This situatuion, though felicitous to some extent, spells out the fact that writing science fiction as a literry genre in Chinese is likely a far more demanding and challenging task than writing general literature as the latter is in no lack of a solid tradition in Chinese history. Enjoyble to read, Liu's works in a way exemplify the fate of Chinese science fiction being always in a double exile, from both Chinese and western linguistico-generic constitutions.
Was this review helpful to you?
2 of 2 people found the following review helpful
4.0 out of 5 stars Wonderfully Different March 18, 2013
Format:Kindle Edition|Verified Purchase
This is short, but if you stick with it (and by that I mean it's a little difficult at first) you'll be rewarded with a powerful experience. I'm very glad I didn't give in after the first few pages but instead decided to "stay with" the story. It takes off into powerfully different areas of meaning and I highly recommend reading SUN OF CHINA; it is definitely worth the effort.
Comment | 
Was this review helpful to you?
2 of 2 people found the following review helpful
5.0 out of 5 stars A perfect and beautiful story December 8, 2012
Format:Kindle Edition|Verified Purchase
Sun of China is a beautifully told, simple story about a simple man, learning to dream and through humility and an open soul, to fulfill his dreams and bring about the fulfillment of the dreams of an entire people, and finally, of his entire race. Cixin Liu has had several stories available on Amazon recently and I am becoming a fan!
Comment | 
Was this review helpful to you?
2 of 2 people found the following review helpful
4.0 out of 5 stars Very well done SciFi February 25, 2013
Format:Kindle Edition|Verified Purchase
This is my second book to read from this author, and I am impressed! There is a very humanist element in the storytelling, coupled with very plausible science that just sucks you in. All that, and it's a translation from the Chinese original! Hen hao! I am certainly going to read more from this author.
Comment | 
Was this review helpful to you?
1 of 1 people found the following review helpful
4.0 out of 5 stars Review for 'Sun of China'. September 5, 2013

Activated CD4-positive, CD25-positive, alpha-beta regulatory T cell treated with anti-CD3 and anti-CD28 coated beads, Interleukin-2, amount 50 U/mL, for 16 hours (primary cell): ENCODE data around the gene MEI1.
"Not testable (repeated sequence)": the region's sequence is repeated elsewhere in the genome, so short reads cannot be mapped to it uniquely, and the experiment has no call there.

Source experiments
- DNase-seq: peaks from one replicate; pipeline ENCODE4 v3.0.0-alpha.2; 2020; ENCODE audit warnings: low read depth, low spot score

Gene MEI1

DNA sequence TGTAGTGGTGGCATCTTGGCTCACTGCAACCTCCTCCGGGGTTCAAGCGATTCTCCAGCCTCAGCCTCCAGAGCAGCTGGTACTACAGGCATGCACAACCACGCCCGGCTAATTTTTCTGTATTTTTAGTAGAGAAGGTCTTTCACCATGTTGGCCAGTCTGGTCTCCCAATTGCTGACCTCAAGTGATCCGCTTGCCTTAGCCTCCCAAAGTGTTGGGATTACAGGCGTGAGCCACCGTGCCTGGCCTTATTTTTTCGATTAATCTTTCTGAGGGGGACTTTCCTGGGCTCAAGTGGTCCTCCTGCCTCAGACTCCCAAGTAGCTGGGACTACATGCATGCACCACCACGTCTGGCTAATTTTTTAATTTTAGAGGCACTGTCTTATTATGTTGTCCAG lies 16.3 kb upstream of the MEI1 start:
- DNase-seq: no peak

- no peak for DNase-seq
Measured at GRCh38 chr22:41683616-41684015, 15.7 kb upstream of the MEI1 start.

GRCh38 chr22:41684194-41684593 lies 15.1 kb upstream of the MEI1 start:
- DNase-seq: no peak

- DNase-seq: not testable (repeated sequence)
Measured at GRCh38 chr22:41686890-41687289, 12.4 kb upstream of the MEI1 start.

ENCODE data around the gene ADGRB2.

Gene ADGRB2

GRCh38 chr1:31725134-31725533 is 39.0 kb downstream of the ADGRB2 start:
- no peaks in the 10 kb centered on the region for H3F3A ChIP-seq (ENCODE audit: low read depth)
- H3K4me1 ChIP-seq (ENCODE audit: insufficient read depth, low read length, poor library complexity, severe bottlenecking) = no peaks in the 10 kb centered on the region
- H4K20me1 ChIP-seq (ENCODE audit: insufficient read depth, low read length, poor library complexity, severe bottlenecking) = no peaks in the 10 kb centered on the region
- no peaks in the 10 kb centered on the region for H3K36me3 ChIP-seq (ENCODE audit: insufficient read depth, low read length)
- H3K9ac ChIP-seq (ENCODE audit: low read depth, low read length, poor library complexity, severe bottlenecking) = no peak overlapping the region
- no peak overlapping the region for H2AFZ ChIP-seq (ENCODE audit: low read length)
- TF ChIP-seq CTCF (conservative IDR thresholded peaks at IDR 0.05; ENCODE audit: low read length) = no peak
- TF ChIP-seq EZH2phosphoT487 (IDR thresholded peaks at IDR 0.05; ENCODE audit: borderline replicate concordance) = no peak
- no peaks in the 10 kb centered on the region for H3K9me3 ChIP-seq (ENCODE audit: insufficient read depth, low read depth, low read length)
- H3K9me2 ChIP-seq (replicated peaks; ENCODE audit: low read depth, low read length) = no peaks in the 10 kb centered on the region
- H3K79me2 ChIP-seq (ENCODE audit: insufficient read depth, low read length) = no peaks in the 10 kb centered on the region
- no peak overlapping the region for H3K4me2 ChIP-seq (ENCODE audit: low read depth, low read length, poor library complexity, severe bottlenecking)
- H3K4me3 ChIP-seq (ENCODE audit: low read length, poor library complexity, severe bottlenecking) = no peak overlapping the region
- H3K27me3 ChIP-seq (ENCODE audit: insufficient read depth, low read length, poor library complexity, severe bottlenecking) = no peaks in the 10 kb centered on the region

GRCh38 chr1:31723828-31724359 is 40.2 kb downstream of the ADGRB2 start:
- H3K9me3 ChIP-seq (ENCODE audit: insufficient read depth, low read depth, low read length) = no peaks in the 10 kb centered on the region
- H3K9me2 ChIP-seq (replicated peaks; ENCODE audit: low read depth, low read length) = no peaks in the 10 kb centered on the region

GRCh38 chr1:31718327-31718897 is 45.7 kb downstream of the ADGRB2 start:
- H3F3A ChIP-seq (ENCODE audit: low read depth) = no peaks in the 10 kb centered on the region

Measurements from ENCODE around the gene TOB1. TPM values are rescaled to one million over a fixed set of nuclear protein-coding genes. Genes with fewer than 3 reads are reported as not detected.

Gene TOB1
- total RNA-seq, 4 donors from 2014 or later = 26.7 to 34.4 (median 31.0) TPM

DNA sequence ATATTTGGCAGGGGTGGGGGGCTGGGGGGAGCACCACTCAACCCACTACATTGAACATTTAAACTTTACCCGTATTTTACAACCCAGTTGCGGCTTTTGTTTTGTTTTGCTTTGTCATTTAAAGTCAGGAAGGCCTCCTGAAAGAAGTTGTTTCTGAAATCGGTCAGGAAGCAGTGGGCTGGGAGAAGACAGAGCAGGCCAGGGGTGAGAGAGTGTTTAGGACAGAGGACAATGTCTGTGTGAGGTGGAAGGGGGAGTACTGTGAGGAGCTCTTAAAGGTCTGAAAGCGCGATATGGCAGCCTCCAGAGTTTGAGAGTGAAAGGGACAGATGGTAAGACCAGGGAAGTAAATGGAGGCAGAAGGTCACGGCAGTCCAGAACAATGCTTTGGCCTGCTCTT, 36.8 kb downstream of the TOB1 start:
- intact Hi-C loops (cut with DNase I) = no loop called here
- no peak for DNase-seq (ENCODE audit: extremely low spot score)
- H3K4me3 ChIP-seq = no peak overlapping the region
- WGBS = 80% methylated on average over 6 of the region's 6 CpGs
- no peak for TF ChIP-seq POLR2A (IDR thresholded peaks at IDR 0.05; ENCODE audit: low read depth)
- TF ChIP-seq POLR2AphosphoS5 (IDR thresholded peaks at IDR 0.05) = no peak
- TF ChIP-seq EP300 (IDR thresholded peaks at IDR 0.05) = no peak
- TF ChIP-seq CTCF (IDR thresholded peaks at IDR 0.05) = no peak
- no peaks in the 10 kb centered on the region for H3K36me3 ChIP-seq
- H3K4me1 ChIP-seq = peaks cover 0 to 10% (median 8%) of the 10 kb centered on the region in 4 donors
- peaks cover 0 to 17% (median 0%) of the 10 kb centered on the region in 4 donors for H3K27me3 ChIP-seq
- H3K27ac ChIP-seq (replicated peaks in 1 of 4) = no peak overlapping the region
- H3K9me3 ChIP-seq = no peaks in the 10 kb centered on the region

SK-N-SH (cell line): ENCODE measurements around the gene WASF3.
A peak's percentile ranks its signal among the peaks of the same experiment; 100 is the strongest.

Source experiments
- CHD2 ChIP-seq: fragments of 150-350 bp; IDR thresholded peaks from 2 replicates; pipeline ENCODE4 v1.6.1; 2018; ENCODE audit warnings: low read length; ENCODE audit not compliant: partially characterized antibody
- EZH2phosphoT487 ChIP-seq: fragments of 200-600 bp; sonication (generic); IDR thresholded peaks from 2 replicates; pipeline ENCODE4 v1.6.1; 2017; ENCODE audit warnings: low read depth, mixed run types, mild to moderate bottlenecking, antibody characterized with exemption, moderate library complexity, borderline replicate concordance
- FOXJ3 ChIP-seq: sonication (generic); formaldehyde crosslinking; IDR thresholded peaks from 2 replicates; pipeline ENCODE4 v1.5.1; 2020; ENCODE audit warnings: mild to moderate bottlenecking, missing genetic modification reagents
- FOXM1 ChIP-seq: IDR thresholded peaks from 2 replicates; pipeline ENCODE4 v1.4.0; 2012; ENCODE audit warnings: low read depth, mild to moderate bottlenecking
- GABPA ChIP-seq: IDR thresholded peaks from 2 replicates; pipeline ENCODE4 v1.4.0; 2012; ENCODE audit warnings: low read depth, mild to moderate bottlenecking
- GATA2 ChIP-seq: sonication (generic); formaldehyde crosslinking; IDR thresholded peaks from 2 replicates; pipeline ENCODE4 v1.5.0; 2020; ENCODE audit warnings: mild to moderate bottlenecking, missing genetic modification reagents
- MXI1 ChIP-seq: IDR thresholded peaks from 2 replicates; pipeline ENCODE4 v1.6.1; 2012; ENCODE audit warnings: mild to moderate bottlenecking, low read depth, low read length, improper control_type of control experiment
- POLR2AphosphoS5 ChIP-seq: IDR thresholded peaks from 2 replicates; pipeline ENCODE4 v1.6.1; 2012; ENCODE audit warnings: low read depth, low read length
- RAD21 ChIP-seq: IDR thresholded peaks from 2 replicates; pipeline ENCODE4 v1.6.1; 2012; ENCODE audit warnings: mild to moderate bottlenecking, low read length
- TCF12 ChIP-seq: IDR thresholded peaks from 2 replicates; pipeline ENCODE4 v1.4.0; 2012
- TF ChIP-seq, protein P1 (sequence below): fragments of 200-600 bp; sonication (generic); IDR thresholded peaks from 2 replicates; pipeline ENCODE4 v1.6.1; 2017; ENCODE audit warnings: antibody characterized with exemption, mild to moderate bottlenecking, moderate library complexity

By Colibri
Format:Kindle Edition|Verified Purchase
'Sun of China' is the first book I have read by Liu Cixin.
I read it in one sitting and I advise anyone who starts this story, to do likewise so as not to lose the thread.
The story of Ah Quan takes him from his simple, parent's home, through various humble jobs as he seeks to better his earnings.
Along the way he meets Lui Hai, who reveals his invention of a special material, which he uses as a boiler by using the sun's heat.
Ah Quan and Lui Hai part when they reach Beijin only to meet again by chance when Quan is working as a 'spider-man', cleaning windows on skyscraper buildings.
Lui has a fabulous office in the building. He invites Quan to visit him and shows him the project for The China Sun, to be built with an eleven-thousand five-hundred-square-mile-mirror. Quan is offered a well-paid job as a 'Mirror Farmer', along with a number of simple, unread youths like himself, to keep the sun free from misting caused by space particles.
From here on, the book deals with physics and cosmology, and the fantastic use of the China sun to better the climate.
Ah Quan is reluctant to leave the China Sun once the mission is completed, and where he spent twenty years of his youth.
Read the story to discover what is his ultimate decision.
Comment | 
Was this review helpful to you?
Most Recent Customer Reviews
Search Customer Reviews
Search these reviews only

More About the Author

Liu Cixin, born in June 1963, is a representative of the new generation of Chinese science fiction authors and recognized as a leading voice in Chinese science fiction. His works have received wide acclaim on account of their powerful atmosphere and brilliant imagination. Liu Cixin's stories successfully combine the exceedingly ephemeral with hard reality, all the while focussing on revealing the essence and aesthetics of science. He has endeavoured to create a distinctly Chinese style of science fiction. Liu Cixin is a member of the China Science Writers' Association and the Shanxi Writers' Association. He was awarded the China Galaxy Science Fiction Award for eight consecutive years, from 1999 to 2006 and again in 2010. He received the Nebula (Xingyun) Award in both 2010 and 2011.

What Other Items Do Customers Buy After Viewing This Item?


Forums

There are no discussions about this product yet.
Be the first to discuss this product with the community.
Start a new discussion
Topic:
First post:
Prompts for sign-in
 


Look for Similar Items by Category